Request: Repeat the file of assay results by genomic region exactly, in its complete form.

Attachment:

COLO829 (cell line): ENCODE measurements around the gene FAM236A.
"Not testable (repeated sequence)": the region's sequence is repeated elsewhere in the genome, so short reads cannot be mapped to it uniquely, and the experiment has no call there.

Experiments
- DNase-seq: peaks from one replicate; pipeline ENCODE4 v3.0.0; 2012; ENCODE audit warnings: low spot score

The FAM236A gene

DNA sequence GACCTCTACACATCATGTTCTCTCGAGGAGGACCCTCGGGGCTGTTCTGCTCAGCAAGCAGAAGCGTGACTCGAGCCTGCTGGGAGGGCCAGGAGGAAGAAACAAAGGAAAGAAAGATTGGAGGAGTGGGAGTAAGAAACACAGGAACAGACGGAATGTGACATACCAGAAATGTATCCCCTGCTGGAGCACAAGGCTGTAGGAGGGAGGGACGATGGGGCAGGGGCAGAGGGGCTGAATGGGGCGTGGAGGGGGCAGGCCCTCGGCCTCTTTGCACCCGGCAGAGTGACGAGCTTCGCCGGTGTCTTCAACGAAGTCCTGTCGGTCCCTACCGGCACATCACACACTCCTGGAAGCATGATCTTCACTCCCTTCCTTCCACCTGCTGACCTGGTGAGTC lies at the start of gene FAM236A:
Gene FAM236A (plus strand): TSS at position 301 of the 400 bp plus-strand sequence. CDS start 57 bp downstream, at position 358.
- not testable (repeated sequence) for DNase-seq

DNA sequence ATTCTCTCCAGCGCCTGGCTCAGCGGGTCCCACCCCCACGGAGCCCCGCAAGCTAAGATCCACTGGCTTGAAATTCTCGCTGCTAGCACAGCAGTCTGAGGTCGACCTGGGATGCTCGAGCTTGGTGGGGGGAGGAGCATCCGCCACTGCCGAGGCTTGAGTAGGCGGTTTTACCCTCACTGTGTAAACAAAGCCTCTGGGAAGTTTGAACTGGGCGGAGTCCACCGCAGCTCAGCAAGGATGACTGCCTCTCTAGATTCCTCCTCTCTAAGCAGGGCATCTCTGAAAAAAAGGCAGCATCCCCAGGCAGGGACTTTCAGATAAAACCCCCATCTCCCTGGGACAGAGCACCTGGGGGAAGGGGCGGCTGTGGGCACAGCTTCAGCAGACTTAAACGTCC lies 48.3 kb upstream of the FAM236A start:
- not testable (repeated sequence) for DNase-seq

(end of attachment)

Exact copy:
COLO829 (cell line): ENCODE measurements around the gene FAM236A.
"Not testable (repeated sequence)": the region's sequence is repeated elsewhere in the genome, so short reads cannot be mapped to it uniquely, and the experiment has no call there.

Experiments
- DNase-seq: peaks from one replicate; pipeline ENCODE4 v3.0.0; 2012; ENCODE audit warnings: low spot score

The FAM236A gene

DNA sequence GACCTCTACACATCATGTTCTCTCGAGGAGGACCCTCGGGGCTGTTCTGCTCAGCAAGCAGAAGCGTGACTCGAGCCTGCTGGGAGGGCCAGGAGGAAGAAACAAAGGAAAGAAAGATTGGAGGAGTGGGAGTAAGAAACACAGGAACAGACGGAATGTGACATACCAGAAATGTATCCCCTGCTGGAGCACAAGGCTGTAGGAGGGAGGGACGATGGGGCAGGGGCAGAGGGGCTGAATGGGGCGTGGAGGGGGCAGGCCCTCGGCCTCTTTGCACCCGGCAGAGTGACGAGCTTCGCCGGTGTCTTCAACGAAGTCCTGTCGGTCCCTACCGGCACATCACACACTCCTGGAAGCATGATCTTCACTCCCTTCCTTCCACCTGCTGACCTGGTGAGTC lies at the start of gene FAM236A:
Gene FAM236A (plus strand): TSS at position 301 of the 400 bp plus-strand sequence. CDS start 57 bp downstream, at position 358.
- not testable (repeated sequence) for DNase-seq

DNA sequence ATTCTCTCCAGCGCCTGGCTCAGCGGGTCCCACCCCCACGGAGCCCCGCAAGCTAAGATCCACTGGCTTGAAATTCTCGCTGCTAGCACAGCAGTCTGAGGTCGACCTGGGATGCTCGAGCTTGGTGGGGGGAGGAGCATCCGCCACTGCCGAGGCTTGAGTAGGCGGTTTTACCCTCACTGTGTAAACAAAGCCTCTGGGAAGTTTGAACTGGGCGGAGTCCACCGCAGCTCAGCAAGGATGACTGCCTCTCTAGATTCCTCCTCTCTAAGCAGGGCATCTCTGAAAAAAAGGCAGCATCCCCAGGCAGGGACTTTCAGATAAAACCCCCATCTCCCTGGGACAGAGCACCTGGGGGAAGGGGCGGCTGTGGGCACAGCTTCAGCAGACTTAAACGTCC lies 48.3 kb upstream of the FAM236A start:
- not testable (repeated sequence) for DNase-seq